Atty. Romeo Capulong, noted international human rights lawyer and former United Nations court judge, called me up this afternoon, and sought help to publicize his views on the Inquirer banner story today.
According to Atty. Capulong, Senator-elect Antonio Trillanes IV and the two generals who have vowed to come out with damning evidence on the military’s extrajudicial executions and enforced disappearances of activists have obligations under the Constitution to disclose any information pertinent to the issues.
Capulong said that that soldiers — as protectors of the people — are required by the Constitution to take steps to protect the people from human rights abuses especially in the course of their operations. So much so when there is an official policy or directives from the military top brass to engage in killings, abductions and torture.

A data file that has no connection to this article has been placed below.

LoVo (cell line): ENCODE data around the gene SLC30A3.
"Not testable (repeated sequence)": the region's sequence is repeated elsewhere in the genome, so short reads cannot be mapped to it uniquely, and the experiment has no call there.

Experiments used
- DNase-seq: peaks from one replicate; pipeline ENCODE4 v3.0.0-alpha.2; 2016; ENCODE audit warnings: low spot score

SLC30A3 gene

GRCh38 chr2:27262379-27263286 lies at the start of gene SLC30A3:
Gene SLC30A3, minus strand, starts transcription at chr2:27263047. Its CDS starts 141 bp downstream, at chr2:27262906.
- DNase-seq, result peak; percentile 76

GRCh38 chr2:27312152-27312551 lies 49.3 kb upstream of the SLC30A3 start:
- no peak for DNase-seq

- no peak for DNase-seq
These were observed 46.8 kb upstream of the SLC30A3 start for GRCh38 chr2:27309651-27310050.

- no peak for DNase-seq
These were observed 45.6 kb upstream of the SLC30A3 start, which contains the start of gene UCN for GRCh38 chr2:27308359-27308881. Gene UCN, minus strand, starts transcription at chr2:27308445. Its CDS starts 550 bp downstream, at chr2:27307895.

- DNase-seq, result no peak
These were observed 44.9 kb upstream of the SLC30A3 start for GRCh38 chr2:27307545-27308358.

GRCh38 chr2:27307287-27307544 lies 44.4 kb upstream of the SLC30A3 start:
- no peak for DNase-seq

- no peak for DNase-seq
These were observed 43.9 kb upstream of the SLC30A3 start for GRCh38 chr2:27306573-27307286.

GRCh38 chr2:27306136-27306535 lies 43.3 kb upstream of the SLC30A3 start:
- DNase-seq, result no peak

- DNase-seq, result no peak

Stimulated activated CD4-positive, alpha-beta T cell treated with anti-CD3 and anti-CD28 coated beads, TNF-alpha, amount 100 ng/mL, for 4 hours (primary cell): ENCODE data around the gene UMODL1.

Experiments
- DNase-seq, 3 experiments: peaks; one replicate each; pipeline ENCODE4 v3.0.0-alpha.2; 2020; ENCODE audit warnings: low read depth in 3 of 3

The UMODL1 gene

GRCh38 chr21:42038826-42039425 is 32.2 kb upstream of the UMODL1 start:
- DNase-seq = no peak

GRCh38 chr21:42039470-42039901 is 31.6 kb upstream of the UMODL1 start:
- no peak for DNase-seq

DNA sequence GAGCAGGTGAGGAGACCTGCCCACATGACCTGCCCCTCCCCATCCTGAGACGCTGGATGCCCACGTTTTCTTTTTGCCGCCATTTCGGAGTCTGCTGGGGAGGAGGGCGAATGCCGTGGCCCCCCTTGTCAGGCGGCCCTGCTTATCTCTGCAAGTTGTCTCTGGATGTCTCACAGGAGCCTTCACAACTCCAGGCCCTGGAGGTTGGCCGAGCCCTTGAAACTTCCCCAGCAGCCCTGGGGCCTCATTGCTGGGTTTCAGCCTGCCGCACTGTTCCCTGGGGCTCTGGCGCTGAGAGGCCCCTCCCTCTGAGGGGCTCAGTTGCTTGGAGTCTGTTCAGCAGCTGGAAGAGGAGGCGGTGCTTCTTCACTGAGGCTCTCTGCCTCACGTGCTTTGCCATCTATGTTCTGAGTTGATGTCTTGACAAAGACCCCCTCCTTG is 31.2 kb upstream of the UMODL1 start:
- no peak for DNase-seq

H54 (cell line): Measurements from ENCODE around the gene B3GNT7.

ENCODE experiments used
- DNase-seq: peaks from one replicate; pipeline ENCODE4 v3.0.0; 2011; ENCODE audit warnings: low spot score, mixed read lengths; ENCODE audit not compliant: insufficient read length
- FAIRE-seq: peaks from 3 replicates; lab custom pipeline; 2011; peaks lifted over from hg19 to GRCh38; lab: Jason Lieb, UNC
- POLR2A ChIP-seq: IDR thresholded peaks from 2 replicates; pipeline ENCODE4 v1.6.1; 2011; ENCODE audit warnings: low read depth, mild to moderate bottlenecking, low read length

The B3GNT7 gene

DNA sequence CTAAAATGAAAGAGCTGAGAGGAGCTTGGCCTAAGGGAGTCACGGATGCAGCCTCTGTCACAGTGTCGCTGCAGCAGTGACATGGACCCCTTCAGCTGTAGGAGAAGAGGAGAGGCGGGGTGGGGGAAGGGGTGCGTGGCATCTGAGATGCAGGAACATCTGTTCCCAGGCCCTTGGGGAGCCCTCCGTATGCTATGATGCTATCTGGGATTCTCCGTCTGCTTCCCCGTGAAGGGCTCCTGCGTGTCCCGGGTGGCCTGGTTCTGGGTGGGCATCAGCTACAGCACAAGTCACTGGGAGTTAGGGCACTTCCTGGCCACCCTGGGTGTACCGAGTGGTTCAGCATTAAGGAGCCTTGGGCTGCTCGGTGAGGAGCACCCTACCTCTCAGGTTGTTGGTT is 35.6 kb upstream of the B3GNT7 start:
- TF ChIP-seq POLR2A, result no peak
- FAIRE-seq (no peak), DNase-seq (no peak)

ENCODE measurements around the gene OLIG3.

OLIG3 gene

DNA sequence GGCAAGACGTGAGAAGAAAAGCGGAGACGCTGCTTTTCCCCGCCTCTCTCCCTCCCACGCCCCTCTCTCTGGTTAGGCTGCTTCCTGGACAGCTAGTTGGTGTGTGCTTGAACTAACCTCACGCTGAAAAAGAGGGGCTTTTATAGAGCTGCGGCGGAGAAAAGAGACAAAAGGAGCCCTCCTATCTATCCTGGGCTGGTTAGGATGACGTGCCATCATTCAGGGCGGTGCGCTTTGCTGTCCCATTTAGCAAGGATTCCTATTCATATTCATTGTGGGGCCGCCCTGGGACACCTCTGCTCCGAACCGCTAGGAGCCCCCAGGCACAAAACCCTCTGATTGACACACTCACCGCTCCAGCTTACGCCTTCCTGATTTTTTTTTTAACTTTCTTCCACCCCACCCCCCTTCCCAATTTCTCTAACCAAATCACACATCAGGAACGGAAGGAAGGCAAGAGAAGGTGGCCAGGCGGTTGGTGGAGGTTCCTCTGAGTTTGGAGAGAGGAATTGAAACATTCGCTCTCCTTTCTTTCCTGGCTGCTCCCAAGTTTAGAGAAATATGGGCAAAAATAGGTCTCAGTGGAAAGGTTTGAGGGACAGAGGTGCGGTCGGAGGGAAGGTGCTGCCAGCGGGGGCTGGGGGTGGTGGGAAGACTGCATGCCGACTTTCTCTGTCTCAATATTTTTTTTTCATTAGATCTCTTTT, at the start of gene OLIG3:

All citizens, Capulong contends, have statutory obligations too under the Constitution to speak out on law and human rights violations.
Capulong also states that the Geneva Conventions, the Laws of War and international human rights instruments to which the Philippines is a signatory outrightly ban extrajudicial executions, torture and abductions of civilians, non-combatants and hors de combat (combatants who are no longer capable of fighting). Soldiers and officers who have information on how, and why these crimes against humanity are committed should come out.
The urgency of the situation — with more killings happening since Friday with the shooting of Bayan Muna-Bohol leader Mayong Auxilio which led to his death yesterday, and the murder today of people’s lawyer Luis Dote in Legaspi City, and the continued failure of authorities to surface Jonas Burgos, Luisa Posa-Dominado and Nilo Arado, among others — compel Trillanes and conscientious generals to speak out as soon as possible.
The Senate hearings come July may already be too late — especially when the Terror Law antedates the resumption of Congress sessions.